Supported employment offers individuals with significant disabilities -- such as the young people featured on the audiotape that accompanies this guide -- the chance to earn wages in jobs where they work alongside their peers who do not have disabilities.
As the Association for Persons in Supported Employment (1996) observes, "Supported employment focuses on a person's abilities and provides the supports the individual needs to be successful on a long-term basis" (p. 1). To maximize the chances for success, it's important that the job and the work environment be a good match to the "known interests, skills, and support needs of the person with a disability" (PACER Center, 1998).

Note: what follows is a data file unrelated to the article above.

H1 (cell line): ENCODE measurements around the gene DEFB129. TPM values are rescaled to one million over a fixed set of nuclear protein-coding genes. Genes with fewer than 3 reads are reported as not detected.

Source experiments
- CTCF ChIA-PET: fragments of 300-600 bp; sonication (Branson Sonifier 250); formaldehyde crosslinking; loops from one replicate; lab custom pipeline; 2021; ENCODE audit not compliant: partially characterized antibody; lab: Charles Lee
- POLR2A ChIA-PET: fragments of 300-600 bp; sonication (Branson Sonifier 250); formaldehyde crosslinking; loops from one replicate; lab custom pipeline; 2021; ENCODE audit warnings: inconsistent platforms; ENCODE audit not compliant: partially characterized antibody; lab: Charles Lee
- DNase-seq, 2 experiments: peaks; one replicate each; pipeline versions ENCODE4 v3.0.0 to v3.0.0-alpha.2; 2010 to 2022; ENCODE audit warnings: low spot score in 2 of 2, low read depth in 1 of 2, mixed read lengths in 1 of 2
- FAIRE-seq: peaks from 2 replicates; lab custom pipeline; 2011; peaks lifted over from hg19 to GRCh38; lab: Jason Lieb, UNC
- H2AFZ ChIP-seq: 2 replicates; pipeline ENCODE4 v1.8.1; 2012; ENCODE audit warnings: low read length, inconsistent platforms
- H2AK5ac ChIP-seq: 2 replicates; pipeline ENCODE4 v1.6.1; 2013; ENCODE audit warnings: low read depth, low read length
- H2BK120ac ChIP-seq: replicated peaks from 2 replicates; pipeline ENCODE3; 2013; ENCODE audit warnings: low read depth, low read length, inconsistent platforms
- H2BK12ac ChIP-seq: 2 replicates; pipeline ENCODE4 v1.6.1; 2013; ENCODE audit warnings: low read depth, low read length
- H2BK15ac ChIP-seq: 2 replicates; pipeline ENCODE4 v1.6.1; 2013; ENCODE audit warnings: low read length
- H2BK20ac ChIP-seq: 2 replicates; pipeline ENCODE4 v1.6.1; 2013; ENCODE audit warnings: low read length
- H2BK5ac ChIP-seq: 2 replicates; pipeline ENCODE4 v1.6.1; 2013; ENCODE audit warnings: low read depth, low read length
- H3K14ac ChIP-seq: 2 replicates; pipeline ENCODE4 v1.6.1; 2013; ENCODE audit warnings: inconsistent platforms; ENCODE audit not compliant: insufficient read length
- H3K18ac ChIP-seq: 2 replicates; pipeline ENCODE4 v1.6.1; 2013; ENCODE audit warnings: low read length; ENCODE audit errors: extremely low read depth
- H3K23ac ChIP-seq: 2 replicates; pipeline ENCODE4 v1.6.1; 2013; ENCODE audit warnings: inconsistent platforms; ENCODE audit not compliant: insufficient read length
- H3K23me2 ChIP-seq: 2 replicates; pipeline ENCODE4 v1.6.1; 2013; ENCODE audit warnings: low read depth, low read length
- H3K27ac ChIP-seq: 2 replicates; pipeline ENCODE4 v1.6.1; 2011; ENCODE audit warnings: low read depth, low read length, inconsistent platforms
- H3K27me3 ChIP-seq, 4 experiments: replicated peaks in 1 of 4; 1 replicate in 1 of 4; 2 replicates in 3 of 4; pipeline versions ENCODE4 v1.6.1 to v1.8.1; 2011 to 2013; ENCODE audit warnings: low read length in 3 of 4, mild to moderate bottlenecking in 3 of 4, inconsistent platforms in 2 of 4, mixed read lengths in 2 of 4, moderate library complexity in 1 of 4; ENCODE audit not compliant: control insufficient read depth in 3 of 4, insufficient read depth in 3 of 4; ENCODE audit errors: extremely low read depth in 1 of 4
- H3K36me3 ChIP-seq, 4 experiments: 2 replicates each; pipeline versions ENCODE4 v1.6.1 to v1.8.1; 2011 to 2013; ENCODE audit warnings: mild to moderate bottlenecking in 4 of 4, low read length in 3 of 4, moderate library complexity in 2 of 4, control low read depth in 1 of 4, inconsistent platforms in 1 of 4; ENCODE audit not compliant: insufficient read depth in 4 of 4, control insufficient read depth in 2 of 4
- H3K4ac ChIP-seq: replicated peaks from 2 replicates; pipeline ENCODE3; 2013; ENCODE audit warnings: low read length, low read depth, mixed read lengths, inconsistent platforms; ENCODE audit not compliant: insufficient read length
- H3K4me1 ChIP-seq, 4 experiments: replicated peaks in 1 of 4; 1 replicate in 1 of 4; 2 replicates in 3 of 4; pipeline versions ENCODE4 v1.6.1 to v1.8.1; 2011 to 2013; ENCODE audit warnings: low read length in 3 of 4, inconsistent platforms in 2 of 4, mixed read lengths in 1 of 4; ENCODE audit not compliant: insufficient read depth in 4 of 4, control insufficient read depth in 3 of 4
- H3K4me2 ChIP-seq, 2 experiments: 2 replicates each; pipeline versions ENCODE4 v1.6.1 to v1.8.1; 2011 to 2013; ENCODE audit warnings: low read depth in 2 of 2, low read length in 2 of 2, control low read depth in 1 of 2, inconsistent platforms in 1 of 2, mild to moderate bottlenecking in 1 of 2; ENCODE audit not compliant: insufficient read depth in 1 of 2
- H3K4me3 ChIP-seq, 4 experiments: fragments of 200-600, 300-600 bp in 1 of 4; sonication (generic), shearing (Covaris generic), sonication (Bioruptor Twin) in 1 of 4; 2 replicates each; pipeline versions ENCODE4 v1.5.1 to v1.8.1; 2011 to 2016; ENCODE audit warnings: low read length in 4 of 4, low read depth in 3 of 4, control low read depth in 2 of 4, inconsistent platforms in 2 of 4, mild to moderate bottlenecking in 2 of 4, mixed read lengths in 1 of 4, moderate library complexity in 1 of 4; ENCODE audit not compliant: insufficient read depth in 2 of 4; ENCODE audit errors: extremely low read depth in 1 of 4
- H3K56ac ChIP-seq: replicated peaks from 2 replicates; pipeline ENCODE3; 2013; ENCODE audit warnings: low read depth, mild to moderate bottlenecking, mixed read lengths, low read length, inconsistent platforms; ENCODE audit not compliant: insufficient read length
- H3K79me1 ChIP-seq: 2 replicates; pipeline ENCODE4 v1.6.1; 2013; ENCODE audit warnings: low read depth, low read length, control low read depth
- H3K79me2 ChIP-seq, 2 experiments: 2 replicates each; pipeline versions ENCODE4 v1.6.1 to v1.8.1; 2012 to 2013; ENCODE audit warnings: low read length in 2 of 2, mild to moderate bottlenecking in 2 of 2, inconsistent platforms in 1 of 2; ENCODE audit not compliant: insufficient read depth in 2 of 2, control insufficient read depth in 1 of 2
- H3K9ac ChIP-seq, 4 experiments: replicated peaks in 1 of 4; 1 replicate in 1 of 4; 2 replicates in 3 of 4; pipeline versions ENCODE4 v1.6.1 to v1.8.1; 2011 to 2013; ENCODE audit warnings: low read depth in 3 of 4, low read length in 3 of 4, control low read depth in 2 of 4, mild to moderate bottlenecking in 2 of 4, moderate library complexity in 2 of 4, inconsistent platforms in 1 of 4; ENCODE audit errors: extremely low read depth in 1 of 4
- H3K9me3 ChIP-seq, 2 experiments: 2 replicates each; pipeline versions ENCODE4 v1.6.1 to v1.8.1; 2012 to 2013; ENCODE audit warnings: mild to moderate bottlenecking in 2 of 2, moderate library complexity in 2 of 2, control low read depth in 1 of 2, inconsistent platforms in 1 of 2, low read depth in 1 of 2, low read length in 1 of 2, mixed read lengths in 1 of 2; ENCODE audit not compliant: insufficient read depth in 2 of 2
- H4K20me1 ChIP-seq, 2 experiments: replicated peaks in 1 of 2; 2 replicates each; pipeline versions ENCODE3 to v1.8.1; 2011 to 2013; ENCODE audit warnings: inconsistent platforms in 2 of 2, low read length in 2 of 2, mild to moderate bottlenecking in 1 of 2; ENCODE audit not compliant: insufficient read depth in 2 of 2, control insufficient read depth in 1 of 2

In segregated employment, individuals with disabilities work in a self-contained unit and are not integrated with workers without disabilities. This type of employment is generally supported by federal and/or state funds. The type of training that workers receive varies from program to program, as does the type of work they do. Some typical tasks include sewing, packaging, or collating.
In the past, segregated employment was thought to be the only option available for individuals with significant cognitive disabilities such as a cognitive disability or autism. Now it is clear that individuals with such disabilities can work in community settings when provided with adequate support. Nonetheless, segregated employment continues to be an option for many workers with cognitive disabilities.
"Imagine if you were sitting in a room, and you had just a couple of other people helping you think about what you were good at, and you say, the sky's the limit."
Learning for a Lifetime; Postsecondary Technical Training Options for Students with Disabilities
University of Oregon
Reprinted with the permission of the National Dissemination Center.
Washington Virtual Academies
Tuition-free online school for Washington students.